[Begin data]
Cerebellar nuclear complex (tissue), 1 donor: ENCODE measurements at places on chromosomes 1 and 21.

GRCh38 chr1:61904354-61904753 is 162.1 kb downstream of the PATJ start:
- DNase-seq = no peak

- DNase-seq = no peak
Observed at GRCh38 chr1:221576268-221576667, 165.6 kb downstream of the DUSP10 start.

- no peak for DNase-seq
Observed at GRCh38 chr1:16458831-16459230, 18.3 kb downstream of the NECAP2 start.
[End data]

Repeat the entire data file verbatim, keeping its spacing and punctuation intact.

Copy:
Cerebellar nuclear complex (tissue), 1 donor: ENCODE measurements at places on chromosomes 1 and 21.

GRCh38 chr1:61904354-61904753 is 162.1 kb downstream of the PATJ start:
- DNase-seq = no peak

- DNase-seq = no peak
Observed at GRCh38 chr1:221576268-221576667, 165.6 kb downstream of the DUSP10 start.

- no peak for DNase-seq
Observed at GRCh38 chr1:16458831-16459230, 18.3 kb downstream of the NECAP2 start.